Biology and Fertility of Soils

, Volume 39, Issue 5, pp 329–336

Denitrification rates in relation to groundwater level in a peat soil under grassland

Authors

    • Alterra, Soil Sciences CentreWageningen University and Research Centre
  • E. W. J. Hummelink
    • Alterra, Soil Sciences CentreWageningen University and Research Centre
  • G.L. Velthof
    • Alterra, Soil Sciences CentreWageningen University and Research Centre
  • O. Oenema
    • Alterra, Soil Sciences CentreWageningen University and Research Centre
Original Paper

DOI: 10.1007/s00374-003-0685-3

Cite this article as:
van Beek, C.L., Hummelink, E.W.J., Velthof, G. et al. Biol Fertil Soils (2004) 39: 329. doi:10.1007/s00374-003-0685-3

Abstract

In this study spatial and temporal relations between denitrification rates and groundwater levels were assessed for intensively managed grassland on peat soil where groundwater levels fluctuated between 0 and 1 m below the soil surface. Denitrification rates were measured every 3–4 weeks using the C2H2 inhibition technique for 2 years (2000–2002). Soil samples were taken every 10 cm until the groundwater level was reached. Annual N losses through denitrification averaged 87 kg N ha-1 of which almost 70% originated from soil layers deeper than 20 cm below the soil surface. N losses through denitrification accounted for 16% of the N surplus at farm-level (including mineralization of peat), making it a key-process for the N efficiency of the present dairy farm. Potential denitrification rates exceeded actual denitrification rates at all depths, indicating that organic C was not limiting actual denitrification rates in this soil. The groundwater level appeared to determine the distribution of denitrification rates with depth. Our results were explained by the ample availability of an energy source (degradable C) throughout the soil profile of the peat soil.

Keywords

DenitrificationGroundwater levelPeatGrasslandNitrous oxide

Introduction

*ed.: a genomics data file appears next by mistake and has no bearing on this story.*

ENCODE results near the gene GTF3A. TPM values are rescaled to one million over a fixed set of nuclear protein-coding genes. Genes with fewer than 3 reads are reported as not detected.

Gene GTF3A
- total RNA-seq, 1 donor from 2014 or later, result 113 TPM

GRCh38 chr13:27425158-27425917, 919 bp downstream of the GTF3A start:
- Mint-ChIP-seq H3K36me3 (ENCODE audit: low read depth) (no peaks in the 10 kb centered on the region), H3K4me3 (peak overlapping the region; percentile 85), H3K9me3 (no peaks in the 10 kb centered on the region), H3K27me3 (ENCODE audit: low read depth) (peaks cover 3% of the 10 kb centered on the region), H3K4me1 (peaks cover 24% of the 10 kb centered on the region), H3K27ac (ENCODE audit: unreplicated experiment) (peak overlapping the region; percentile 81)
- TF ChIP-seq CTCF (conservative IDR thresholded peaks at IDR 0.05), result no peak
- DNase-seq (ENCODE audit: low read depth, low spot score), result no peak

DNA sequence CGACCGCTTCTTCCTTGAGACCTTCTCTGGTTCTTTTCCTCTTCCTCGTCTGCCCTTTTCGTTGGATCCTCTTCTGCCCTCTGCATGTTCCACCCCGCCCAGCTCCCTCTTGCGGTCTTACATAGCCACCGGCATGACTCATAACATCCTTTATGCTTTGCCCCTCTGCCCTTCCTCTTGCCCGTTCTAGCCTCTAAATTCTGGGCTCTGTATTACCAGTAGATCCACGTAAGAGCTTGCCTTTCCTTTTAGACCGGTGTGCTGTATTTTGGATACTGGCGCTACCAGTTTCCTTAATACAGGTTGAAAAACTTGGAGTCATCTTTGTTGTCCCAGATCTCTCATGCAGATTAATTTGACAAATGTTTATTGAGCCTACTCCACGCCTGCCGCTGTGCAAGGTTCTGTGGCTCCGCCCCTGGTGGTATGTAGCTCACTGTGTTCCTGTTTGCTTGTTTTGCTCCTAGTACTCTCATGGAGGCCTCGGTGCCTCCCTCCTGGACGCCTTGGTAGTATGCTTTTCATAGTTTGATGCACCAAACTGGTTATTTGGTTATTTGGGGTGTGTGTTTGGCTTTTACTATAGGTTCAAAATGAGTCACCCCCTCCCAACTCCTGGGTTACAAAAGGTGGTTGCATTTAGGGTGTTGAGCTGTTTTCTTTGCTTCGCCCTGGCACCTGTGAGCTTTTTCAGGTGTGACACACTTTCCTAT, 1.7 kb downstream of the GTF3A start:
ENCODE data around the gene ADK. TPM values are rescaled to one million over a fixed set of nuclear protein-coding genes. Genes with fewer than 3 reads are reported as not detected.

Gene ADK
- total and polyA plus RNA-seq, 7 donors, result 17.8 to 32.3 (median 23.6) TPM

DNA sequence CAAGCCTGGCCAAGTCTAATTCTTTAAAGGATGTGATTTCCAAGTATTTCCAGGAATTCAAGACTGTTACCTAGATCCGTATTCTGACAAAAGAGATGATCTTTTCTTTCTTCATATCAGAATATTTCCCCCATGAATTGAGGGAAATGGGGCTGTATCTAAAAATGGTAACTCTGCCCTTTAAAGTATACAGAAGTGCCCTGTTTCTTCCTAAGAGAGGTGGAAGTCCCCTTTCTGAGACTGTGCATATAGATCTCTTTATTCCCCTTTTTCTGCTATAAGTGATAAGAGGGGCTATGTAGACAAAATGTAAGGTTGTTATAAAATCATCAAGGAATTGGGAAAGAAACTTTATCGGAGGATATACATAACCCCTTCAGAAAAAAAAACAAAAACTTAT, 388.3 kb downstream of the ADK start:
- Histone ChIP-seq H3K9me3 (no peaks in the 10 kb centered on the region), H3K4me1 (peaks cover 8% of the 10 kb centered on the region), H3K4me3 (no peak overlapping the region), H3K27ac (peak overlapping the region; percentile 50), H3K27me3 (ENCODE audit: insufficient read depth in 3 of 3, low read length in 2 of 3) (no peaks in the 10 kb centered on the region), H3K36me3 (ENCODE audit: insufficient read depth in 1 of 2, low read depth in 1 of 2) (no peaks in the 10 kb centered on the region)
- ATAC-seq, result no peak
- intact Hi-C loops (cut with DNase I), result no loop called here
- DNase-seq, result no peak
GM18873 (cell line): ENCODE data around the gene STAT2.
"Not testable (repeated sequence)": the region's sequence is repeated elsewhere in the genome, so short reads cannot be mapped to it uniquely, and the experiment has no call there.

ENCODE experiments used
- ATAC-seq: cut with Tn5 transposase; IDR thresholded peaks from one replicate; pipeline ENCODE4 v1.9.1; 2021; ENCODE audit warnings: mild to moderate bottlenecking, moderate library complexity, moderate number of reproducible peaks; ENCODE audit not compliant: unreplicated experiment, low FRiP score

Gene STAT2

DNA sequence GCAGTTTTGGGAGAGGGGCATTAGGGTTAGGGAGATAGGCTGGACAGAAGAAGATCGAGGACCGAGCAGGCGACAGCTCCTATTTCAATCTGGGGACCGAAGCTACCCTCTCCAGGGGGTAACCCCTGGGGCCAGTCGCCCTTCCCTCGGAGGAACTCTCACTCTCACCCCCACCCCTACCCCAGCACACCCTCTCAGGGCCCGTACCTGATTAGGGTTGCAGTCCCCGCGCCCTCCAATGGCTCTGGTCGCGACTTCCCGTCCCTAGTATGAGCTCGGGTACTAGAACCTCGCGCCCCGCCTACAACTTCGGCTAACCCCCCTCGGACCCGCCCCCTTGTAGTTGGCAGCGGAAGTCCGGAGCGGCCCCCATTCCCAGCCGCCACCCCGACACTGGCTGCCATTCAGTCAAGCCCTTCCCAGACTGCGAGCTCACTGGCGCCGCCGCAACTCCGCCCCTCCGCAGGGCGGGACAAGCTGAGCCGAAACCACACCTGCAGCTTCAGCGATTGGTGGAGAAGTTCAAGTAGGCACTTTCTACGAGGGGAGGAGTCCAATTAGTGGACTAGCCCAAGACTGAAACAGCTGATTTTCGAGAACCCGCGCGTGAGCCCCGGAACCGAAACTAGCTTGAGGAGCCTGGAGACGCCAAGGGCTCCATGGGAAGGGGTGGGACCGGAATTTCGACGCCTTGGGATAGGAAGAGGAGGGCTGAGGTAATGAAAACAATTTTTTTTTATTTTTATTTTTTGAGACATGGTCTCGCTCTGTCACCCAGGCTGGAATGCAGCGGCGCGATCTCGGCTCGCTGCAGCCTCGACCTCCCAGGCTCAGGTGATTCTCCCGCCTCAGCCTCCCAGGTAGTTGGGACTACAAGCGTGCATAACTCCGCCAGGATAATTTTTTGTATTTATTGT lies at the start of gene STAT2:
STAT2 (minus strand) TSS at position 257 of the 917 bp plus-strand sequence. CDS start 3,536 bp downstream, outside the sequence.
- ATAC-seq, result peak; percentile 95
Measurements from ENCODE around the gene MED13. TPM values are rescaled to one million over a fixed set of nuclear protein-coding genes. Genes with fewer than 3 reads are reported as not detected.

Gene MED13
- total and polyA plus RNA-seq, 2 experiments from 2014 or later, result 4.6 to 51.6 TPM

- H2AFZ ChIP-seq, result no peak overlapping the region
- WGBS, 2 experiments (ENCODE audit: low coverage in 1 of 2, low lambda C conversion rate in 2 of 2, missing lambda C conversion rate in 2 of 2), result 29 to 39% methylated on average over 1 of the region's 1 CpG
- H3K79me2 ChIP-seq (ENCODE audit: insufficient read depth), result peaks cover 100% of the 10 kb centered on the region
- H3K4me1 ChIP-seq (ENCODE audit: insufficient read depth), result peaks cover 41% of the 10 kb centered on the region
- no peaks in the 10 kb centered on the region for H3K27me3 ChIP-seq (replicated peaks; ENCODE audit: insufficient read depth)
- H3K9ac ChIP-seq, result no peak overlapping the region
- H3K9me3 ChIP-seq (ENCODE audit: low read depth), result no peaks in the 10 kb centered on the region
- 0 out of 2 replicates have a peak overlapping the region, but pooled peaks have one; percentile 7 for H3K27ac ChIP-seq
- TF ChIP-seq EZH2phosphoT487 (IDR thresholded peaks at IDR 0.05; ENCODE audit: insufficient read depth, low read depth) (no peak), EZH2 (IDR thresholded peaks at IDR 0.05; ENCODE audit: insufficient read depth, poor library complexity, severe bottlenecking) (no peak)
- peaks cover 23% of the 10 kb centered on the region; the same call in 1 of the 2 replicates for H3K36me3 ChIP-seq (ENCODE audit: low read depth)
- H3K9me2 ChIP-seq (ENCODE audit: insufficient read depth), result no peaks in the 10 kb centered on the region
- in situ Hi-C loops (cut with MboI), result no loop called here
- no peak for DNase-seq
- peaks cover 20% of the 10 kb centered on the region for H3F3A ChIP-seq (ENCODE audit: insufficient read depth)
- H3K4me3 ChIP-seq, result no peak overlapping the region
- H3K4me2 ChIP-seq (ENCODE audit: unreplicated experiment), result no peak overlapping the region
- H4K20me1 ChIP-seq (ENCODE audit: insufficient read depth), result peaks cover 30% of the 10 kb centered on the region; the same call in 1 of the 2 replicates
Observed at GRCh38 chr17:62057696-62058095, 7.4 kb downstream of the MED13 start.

Measured N losses through denitrification in peat soils appear to be of the same magnitude as N losses through denitrification in other soil types (De Klein and Logtestijn 1994; Barton et al. 1999). This is remarkable since circumstances for denitrification seem more favourable in peat soils than in other soils, considering the often anaerobic and organic matter-rich conditions. Most estimates of N losses through denitrification on different soil types, including peat soils, are based on measurements in the topsoil only (0–20 cm). The common justification for this restriction is that the main prerequisites for denitrification, i.e. the presence of NO3-, degradable C and anaerobic conditions, only occur concurrently in the topsoil (Yeomans et al. 1992; Luo et al. 1998). Yet, in peat soils high contents of degradable C are also present in the subsoil (Jörgensen and Richter 1992; Velthof and Oenema 1995) and therefore, a considerable contribution of N losses through denitrification from the subsoil can be expected in peat soils when NO3- is present under anaerobic conditions.

In agricultural soils, NO3- may directly originate from fertilizer application and, after nitrification, from animal manure, atmospheric deposition, biological N2 fixation and soil organic N. Nitrification and denitrification are oxidation-reduction processes and, in this sequence, are optimal under conditions going from high to low redox potential (Stumm and Morgan 1996). In soils with shallow groundwater levels (0–100 cm below the soil surface) groundwater fluctuations are a driving factor for changes in the redox potential. In these soils, groundwater level fluctuations are expected to play a key role in creating conditions where nitrification and denitrification can occur at relative proximity. Hence, we expect that temporal changes in the groundwater level are reflected in temporal changes in N losses through denitrification in soils with a shallow groundwater level.